Every minute counts for Belgian conservationist and connoisseur d'art Axel Vervoordt. Recognised as one of the world's elite antiquarians, he is a fan of fractional ownership.
He explains: "Years ago, for my very many business trips throughout Europe, I acquired a second-hand Cessna 340. The reason was simple. It obviously makes sense that I need to be first on the scene whenever a sought-after antique is on offer whether it be an auction, a public sale or perhaps after a bereavement."
He adds: "These opportunities often occur far from the large cities or airports, so having a plane was essential. Still, even though I had two pilots available not everything went completely trouble-free."
Vervoordt recalls: "Either one of them was sick, or the other had logged too many flying hours. In short, I needed a solution that offered me more certainty."
So he tried fractional ownership with the Flyinggroup, now expanding fast in France as it further diversifies internationally from its Belgian home market.
Simultaneously, Vervoordt sold his aircraft at a profit to an American businessman.
"From that moment on, the great advantage was that I no longer needed to worry about the operational side of things. It is not unusual that sometimes, for example, I have to be in England in the morning, followed by Germany in the afternoon and then even Italy in the evening.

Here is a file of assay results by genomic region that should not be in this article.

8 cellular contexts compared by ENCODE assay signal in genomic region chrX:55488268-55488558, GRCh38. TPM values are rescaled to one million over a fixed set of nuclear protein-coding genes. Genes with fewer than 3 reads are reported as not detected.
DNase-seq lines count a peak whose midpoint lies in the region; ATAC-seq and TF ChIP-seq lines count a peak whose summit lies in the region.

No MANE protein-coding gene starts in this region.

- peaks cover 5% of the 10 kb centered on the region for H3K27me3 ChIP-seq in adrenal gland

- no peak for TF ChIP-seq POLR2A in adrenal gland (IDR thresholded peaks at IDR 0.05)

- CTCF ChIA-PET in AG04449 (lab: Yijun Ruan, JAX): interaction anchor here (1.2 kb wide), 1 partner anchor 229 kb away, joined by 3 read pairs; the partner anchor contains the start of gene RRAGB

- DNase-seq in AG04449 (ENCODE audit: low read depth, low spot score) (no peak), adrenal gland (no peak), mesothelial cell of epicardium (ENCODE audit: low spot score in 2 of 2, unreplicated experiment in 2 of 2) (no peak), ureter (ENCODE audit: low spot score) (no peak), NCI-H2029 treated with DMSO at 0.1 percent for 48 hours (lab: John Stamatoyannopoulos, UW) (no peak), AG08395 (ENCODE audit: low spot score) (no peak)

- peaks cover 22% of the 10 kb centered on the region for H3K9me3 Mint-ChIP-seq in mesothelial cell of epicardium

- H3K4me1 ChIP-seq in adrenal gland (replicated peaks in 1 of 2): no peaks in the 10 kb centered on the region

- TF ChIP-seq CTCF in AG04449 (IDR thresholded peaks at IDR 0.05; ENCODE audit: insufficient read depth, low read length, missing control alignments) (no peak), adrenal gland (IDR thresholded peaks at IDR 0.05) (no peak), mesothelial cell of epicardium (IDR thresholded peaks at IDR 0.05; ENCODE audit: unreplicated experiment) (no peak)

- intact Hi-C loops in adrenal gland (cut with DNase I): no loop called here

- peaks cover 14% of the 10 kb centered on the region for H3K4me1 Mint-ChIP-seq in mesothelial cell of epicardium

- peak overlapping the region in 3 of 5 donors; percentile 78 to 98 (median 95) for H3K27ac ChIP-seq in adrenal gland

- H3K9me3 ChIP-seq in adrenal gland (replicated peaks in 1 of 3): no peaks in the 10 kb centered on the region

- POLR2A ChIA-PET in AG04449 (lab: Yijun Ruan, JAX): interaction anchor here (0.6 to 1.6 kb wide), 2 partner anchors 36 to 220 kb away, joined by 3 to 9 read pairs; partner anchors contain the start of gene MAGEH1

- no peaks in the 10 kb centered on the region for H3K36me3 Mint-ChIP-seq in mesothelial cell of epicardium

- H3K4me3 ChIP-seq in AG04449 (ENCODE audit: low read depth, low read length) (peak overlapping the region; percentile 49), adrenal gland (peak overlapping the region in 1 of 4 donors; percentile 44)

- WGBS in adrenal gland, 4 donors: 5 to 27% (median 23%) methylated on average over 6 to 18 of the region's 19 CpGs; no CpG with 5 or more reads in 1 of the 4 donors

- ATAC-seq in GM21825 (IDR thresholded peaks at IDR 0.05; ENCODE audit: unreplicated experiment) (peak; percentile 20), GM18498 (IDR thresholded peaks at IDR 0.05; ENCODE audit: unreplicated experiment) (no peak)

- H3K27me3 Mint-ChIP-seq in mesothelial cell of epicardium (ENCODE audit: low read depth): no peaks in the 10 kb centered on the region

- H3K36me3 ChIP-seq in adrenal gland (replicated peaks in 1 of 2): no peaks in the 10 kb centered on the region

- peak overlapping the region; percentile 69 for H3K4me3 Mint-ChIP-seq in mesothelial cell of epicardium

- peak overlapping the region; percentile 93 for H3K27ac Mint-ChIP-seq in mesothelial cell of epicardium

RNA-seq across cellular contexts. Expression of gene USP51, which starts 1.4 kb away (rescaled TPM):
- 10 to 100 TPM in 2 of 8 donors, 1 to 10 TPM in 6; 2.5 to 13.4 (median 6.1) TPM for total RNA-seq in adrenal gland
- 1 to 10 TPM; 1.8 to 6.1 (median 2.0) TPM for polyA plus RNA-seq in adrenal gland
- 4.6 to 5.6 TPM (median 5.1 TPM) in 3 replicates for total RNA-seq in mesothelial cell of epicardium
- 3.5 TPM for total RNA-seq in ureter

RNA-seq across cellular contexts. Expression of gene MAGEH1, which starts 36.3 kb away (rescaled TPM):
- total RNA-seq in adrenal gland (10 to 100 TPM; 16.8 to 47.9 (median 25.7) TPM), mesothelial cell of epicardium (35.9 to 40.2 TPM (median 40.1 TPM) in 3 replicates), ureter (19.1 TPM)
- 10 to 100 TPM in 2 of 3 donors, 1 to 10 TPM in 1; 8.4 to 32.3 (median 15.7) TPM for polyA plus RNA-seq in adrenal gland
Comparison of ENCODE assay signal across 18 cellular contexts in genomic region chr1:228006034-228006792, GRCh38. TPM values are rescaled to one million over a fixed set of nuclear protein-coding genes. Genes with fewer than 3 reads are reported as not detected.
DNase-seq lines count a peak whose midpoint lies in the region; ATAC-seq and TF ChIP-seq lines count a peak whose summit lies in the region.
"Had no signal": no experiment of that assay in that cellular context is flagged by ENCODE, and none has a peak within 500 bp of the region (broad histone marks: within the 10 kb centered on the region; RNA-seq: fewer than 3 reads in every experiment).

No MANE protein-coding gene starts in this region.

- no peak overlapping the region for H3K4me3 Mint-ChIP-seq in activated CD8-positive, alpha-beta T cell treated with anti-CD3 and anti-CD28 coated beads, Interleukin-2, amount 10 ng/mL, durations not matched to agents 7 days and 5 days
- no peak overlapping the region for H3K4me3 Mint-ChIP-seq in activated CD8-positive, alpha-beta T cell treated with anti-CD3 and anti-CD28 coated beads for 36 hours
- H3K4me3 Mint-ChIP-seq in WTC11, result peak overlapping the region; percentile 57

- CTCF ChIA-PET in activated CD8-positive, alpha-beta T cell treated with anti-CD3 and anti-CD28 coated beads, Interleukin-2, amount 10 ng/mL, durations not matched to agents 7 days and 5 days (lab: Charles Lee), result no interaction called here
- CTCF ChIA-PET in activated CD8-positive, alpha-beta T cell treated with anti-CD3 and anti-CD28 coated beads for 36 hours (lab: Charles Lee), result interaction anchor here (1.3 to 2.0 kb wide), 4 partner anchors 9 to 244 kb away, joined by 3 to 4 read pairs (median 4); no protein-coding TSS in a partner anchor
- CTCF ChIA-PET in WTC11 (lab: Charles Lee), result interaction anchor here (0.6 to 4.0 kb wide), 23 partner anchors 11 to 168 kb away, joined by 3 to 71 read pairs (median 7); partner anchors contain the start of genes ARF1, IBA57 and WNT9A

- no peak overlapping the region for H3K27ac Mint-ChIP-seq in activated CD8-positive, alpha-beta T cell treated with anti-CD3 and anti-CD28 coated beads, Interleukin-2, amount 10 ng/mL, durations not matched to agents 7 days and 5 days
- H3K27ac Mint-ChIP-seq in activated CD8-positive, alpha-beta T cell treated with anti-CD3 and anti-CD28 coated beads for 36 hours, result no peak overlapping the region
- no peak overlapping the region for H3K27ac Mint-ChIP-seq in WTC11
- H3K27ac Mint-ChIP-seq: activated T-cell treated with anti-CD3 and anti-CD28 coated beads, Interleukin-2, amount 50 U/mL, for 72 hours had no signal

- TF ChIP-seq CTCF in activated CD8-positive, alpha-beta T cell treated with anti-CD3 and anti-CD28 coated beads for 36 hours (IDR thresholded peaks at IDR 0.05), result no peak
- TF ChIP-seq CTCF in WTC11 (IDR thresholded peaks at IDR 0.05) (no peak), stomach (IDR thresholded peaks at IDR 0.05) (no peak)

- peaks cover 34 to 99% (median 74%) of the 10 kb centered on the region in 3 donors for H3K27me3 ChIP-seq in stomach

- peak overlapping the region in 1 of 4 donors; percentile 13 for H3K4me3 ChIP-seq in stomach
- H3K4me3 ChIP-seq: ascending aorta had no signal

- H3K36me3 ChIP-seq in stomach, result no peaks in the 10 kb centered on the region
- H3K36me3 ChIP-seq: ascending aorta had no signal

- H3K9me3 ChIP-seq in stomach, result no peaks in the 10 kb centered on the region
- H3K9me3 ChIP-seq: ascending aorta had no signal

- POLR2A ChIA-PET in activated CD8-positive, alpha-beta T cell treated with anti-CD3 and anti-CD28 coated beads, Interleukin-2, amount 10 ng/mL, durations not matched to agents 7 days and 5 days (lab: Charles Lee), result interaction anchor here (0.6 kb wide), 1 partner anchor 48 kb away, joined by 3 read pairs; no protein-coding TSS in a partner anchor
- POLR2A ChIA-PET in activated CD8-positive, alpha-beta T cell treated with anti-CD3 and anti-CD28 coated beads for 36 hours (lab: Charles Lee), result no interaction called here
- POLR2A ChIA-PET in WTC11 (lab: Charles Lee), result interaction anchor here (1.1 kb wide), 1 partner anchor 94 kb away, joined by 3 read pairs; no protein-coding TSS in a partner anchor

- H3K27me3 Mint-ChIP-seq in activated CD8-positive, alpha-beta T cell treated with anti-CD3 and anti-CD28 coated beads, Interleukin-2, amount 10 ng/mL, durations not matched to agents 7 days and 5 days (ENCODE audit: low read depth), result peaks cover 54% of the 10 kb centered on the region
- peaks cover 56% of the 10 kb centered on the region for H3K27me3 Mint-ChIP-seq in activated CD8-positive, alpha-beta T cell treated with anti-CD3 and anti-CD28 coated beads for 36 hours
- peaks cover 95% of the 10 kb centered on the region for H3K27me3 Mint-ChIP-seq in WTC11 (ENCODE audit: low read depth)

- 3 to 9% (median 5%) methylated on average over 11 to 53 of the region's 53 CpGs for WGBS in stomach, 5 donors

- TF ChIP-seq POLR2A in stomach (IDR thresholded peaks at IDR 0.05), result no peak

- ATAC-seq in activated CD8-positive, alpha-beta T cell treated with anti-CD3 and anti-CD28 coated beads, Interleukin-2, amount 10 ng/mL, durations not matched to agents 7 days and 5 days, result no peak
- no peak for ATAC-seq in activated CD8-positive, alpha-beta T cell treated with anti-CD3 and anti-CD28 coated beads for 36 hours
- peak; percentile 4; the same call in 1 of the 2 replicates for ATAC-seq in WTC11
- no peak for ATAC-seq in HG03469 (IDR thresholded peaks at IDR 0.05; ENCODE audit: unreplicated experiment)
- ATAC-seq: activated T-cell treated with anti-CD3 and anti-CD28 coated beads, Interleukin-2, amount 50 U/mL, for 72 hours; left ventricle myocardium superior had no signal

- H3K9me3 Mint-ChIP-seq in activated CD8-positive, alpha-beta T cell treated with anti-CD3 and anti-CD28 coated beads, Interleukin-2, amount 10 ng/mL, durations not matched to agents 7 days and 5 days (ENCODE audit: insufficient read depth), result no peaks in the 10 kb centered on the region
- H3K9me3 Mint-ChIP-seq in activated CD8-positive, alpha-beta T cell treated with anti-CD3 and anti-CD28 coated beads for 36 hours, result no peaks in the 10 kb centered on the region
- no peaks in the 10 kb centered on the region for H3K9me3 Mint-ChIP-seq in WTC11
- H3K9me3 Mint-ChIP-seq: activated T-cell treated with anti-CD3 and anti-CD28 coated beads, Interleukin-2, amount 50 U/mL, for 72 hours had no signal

"A simple telephone call is enough to set up this whole trip. Flying Group knows that every minute counts for me and makes every effort to keep me happy both as a regular customer and as a trusted partner. They ensure that I can enjoy a pleasant meal on board served in my personal porcelain service with a starched napkin, that my favourite wine is served at the right temperature and that a chauffeur-driven car is waiting on my arrival."
Vervoordt says: "I admit that I ask a lot, but that is appropriate to my activities as well as for my business acquaintances. Of course, this all costs quite a bit but considering the returns, the balance is nothing less than extremely positive."
Like many other successful businessmen, Axel Vervoordt's itinerary has grown over the years. The need to make best use of time accelerated with the conservation of 16 Renaissance houses in the centre of Antwerp, known as the "Vlaaikensgang" at the end of the 1960s. This cemented his reputation as a connoisseur d'art in his early 20s.
The Castle of 's-Gravenwezel, ten miles outside Antwerp, was bought from the Gilles de Pelichy family in 1984. Its roots date back to the 12th century. It has been restored to create 50 totally different rooms, each with an individual style and character.
Other large restoration projects have followed.